Wedding Guest Etiquette

You've just received an invitation in the mail to a friend or loved one's wedding. Now what? What can you do to be a gracious guest and still have a good time?


RSVP within three weeks of receiving your invitation even if the deadline is still far in the future. Not only is this considered good manners, but it prevents you from forgetting or losing the invitation.

Check your schedule before you respond. If something comes up and you must cancel, do so as far in advance as possible.


You have up to one year to send a gift, although if you wait longer than two months the couple may think you've forgotten. Gifts do not have to be taken to the reception. Instead they can be sent in advance to the couple's home.

A gift is expected even if you cannot attend the wedding.

If you don't know where the couple is registered, check the couple's wedding website or ask.


If the invitation doesn't say "plus guest," that means you can't bring a date. Don't pencil a date in on your RSVP card or bring a guest anyway. Worse, don't beg the couple to be able to bring a guest. The only exception to this rule is if you are cohabitating, engaged or married and your significant other wasn't included. In that case, it was an oversight on the couple's part.

By the same token, if your children's names aren't included on the invitation, then they aren't invited to the wedding.


The wedding invitation should imply formal or informal the wedding will be. Dress accordingly. For formal weddings, even those held during the day, black tie is acceptable. Only tails are still considered evening attire.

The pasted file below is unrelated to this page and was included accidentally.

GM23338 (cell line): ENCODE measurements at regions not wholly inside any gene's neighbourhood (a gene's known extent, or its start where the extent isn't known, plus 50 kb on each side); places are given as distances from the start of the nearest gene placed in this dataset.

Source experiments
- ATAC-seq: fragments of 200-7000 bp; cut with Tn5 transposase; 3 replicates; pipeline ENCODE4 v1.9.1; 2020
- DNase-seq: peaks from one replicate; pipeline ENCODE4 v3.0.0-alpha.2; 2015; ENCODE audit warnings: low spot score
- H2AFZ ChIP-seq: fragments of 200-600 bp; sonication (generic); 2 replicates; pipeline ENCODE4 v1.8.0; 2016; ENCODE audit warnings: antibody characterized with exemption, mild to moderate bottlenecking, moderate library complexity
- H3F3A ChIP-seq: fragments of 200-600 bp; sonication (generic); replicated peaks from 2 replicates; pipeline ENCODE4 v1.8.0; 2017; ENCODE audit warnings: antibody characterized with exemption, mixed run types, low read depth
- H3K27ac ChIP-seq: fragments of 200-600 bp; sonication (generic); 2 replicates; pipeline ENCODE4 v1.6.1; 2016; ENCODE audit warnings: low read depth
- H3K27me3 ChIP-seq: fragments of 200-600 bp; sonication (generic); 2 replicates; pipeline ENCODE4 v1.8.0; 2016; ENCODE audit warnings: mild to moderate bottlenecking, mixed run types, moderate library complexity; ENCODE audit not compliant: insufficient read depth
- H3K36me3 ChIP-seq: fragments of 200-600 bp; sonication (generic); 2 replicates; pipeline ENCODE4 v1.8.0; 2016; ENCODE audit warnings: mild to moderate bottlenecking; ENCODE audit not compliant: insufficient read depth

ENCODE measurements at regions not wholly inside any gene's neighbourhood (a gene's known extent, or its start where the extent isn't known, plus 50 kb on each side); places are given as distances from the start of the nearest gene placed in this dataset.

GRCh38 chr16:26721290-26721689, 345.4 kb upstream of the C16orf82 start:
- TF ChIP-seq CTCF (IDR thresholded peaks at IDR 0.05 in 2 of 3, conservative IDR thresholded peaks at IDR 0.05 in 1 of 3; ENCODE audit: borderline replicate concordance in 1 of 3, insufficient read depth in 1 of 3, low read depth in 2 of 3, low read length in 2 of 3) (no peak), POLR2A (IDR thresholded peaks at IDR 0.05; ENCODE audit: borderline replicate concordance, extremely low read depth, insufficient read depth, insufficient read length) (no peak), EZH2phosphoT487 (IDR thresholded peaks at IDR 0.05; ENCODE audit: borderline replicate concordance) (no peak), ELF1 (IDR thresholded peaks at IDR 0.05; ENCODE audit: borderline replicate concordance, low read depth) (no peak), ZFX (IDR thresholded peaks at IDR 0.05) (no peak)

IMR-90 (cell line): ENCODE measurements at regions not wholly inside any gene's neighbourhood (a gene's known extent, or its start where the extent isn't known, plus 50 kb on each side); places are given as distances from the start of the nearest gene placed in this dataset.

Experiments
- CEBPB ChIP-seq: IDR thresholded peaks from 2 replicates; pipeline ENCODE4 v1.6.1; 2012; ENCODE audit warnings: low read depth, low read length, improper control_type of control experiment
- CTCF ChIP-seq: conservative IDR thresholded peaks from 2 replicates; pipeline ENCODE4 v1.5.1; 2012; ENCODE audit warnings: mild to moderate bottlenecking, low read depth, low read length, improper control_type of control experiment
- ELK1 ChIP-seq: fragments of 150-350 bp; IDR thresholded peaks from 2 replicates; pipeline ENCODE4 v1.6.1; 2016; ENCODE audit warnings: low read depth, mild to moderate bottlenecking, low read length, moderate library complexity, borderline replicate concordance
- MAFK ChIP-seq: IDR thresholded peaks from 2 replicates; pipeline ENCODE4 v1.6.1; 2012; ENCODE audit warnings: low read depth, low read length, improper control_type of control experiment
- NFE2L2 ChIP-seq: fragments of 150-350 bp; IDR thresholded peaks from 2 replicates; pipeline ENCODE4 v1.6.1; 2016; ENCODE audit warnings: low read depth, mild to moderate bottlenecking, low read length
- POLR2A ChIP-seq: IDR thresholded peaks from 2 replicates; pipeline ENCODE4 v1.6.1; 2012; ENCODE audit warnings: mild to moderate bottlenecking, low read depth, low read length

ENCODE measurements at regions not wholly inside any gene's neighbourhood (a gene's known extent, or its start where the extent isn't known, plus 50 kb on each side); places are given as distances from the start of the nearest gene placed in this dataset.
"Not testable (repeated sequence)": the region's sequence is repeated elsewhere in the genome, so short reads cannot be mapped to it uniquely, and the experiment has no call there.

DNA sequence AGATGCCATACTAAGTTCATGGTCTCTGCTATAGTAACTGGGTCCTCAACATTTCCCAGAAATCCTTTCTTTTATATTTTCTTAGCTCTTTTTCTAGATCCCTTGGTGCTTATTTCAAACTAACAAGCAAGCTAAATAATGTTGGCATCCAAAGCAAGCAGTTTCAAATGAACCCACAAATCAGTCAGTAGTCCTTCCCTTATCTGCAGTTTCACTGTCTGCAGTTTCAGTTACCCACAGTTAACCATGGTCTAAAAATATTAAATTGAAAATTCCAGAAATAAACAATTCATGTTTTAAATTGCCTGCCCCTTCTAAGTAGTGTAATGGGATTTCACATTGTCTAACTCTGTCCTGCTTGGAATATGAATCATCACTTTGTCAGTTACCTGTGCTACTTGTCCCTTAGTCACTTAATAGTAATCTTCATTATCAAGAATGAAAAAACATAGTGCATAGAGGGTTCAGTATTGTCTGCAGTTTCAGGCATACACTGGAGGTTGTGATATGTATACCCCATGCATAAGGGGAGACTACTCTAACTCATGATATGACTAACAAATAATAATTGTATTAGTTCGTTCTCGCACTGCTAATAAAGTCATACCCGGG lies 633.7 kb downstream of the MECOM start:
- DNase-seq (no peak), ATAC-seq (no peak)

Never wear white to a wedding and never dress to complete with the bride.

Ceremony and Reception

Allow yourself plenty of extra time and don't be late. You don't want to arrive just as the bride is walking down the aisle.

Don't compete with the professional photographer when taking photos. Better yet, don't take any photos at all during the ceremony, especially a religious one.

If you're invited to both the ceremony and reception, don't just show up at the reception. Remember the ceremony is the most important part of the whole day.

Respect the couple and sit only at your assigned table. Don't give a toast unless you were asked in advance.

It's considered bad luck not to take a bite of wedding cake. You can leave any time after the cake has been cut.

And Some Don'ts

Don't disrespect the couple's wedding traditions. Stay quiet during the ceremony and take your lead from the congregation.

If you're also planning a wedding, refrain from talking about your plans. This isn't a completion.

Control your alcohol. No one wants to be the guest who embarrassed himself or caused a disruption.

Finally, stay off your phone during both the ceremony and reception. Any phone calls, checking voicemail, text messages, Tweets and Facebook posts can wait. The wedding is all about the happy couple.

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